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Israel fails to extend 'racist' family reunification law

Members of the Israeli Knesset last night failed to pass the extension of the controversial family reunification law

Members of the Israeli Knesset last night failed to pass the extension of the controversial family reunification law, which bans Palestinian citizens of Israel from bringing family members who live in the occupied West Bank and Gaza Strip into Israel to live with them, even if they are their children or partners.

The motion to extend the bill for six months, instead of the usual one year, received 59 votes with 59 votes against it. Two of the four parliamentarians from the Islamic Movement led by Mansour Abbas, which is part of the government coalition, abstained from the vote, while the other two voted against it.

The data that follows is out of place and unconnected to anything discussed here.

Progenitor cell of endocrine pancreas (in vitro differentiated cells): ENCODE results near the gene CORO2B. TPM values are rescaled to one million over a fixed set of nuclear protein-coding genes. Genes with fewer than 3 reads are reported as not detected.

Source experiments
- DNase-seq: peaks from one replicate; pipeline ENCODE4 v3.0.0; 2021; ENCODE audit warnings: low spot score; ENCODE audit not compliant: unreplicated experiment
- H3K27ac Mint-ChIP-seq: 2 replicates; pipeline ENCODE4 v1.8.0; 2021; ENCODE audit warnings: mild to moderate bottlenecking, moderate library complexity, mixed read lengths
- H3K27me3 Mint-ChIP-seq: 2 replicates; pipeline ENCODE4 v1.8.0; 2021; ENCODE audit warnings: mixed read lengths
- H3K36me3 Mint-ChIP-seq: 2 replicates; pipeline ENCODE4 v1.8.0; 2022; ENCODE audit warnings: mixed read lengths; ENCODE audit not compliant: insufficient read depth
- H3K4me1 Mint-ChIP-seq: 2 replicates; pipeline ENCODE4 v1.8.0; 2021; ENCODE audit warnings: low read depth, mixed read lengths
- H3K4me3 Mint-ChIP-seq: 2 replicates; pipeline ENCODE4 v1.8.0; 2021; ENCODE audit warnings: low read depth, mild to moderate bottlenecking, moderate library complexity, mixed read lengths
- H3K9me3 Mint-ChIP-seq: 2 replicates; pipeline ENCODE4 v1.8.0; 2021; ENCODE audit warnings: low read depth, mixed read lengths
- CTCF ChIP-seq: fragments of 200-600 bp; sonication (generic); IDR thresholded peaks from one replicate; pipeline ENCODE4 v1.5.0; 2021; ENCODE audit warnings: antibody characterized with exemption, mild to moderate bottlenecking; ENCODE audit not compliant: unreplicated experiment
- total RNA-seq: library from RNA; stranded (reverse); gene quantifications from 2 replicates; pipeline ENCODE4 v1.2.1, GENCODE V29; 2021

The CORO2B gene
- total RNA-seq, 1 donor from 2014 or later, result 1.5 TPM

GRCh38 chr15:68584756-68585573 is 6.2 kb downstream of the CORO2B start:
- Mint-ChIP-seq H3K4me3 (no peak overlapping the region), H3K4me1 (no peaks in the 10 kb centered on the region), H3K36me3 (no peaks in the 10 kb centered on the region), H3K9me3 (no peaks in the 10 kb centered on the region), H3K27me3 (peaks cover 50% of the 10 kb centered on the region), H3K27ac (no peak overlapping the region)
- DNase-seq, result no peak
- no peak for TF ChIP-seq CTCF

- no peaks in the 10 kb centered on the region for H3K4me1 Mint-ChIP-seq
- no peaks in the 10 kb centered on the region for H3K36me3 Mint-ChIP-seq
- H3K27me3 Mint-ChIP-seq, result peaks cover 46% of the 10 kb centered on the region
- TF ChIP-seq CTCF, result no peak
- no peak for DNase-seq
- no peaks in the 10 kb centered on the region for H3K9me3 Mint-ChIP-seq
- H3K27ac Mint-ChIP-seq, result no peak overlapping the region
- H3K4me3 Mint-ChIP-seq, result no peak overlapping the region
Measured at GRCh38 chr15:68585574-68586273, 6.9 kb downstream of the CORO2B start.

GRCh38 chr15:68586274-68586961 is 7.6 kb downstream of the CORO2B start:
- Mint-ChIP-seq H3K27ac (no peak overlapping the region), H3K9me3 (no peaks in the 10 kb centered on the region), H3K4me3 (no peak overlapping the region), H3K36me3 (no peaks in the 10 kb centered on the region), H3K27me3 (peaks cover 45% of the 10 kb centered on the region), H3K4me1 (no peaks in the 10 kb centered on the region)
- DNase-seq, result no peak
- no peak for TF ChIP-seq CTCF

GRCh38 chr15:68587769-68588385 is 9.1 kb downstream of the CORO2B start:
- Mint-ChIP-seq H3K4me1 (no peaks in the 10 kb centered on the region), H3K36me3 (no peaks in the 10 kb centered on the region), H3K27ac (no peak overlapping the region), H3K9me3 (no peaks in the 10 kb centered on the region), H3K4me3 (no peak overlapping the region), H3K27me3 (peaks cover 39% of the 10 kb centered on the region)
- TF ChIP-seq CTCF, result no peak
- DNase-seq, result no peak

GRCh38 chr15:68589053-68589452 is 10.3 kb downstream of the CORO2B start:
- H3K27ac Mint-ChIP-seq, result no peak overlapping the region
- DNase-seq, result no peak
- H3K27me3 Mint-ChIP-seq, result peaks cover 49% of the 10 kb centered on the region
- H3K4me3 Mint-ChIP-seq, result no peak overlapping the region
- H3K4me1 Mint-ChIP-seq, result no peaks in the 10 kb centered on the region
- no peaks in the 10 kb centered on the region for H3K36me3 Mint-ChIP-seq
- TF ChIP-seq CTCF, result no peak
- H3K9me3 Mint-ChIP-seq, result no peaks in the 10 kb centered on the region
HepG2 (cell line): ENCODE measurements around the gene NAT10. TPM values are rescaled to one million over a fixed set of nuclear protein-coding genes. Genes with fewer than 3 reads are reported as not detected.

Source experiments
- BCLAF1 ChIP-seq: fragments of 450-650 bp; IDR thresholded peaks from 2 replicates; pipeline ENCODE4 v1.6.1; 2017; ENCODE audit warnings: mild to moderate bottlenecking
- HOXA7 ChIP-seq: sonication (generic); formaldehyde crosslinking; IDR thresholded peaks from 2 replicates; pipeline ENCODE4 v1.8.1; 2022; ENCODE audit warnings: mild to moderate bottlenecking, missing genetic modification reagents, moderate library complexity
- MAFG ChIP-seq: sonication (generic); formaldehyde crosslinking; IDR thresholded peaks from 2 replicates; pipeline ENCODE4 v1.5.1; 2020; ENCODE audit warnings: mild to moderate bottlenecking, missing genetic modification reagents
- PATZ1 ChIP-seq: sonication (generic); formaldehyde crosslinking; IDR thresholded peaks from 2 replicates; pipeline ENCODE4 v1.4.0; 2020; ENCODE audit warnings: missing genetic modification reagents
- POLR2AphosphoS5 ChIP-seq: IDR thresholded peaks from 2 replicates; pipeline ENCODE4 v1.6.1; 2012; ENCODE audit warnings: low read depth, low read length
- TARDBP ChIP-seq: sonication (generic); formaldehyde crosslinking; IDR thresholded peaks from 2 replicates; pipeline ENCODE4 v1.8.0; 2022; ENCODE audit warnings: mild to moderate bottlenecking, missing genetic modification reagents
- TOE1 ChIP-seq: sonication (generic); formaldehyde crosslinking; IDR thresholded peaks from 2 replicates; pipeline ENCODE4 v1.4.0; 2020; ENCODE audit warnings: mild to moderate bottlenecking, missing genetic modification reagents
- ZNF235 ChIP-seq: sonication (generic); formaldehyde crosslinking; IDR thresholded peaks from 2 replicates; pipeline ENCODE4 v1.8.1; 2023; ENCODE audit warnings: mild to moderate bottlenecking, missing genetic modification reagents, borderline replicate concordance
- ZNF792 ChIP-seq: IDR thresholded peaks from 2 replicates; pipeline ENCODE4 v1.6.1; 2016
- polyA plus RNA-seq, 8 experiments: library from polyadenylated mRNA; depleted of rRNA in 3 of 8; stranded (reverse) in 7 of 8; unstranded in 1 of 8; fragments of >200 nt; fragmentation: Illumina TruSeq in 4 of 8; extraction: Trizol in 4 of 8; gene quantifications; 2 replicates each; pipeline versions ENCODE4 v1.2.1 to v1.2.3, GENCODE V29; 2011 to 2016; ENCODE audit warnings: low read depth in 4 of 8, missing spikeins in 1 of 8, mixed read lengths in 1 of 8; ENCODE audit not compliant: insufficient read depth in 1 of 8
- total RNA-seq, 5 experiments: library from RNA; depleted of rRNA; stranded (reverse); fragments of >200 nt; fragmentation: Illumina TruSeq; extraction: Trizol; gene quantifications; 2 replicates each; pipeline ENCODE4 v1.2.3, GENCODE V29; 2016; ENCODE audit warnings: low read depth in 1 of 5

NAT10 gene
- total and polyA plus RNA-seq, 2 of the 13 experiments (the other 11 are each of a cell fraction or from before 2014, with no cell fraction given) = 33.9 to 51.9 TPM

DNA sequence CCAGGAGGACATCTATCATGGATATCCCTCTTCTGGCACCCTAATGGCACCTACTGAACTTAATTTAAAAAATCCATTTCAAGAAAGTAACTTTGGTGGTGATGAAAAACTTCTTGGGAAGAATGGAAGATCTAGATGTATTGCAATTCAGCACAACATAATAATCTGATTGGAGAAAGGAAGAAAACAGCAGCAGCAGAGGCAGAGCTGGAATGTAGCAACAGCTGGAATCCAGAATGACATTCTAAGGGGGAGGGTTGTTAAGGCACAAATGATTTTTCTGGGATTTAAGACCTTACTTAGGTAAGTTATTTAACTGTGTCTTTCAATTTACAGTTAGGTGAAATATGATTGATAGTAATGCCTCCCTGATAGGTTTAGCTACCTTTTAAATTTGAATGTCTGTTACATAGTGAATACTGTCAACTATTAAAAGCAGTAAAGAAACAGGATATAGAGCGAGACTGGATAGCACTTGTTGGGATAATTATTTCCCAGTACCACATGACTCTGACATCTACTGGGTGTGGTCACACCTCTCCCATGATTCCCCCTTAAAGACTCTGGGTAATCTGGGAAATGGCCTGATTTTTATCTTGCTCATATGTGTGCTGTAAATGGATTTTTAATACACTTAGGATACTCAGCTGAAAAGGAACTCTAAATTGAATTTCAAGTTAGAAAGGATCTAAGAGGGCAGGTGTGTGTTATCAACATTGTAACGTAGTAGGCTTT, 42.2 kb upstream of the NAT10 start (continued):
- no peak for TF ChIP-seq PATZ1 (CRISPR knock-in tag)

While an MK from Prime Minister Naftali Bennett's Yamina party votes against the motion, in what has been seen as a withdrawal of confidence in the coalition.

Between 1993 and 2003, about 130,000 Palestinians were issued Israeli citizenship after they were reunited with their spouses, raising demographic concerns in Israel.

READ: Israel far-right 'plays politics' with apartheid law to embarrass government

"The security establishment's assessment is that some 200,000 Palestinians would gain Israeli citizenship or residency each decade were it not for this legislation," Israeli TV Channel 12 reported.

"The opposition, led by Bibi and [Joint List MK Ahmad] Tibi, didn't manage to topple the government, but together they dealt a severe blow to Israel's security," Yamina said in a statement.

"This is petty politics at the expense of Israeli citizens. This is the reason they're in the opposition, and that's where they'll stay. For Bibi, if he's not in power, the state can go up in flames," the statement added.

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